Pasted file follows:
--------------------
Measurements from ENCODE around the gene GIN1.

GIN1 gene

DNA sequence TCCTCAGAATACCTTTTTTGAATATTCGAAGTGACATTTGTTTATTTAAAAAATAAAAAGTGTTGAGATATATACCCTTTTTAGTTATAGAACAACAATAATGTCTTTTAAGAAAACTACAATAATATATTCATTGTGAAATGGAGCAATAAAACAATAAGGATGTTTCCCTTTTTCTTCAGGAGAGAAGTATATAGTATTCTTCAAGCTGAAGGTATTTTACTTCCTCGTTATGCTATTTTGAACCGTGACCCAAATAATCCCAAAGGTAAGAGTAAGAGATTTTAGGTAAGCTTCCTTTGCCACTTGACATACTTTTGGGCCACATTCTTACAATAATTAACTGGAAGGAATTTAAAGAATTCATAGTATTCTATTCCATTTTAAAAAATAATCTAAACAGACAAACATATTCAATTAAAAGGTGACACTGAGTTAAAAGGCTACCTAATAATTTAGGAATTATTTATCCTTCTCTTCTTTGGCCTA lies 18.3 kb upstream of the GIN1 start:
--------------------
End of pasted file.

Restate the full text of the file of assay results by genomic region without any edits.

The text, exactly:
Measurements from ENCODE around the gene GIN1.

GIN1 gene

DNA sequence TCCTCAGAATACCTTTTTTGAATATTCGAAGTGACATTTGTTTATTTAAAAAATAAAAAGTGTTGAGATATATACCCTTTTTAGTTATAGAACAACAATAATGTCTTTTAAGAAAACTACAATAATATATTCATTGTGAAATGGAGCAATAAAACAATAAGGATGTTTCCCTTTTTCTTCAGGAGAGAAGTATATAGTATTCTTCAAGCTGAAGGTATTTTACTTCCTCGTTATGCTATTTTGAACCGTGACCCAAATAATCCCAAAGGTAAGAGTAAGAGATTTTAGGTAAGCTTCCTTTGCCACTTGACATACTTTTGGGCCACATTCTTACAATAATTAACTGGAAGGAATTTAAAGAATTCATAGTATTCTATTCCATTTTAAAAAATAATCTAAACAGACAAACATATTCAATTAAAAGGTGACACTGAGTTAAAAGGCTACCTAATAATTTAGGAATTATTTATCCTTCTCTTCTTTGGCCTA lies 18.3 kb upstream of the GIN1 start: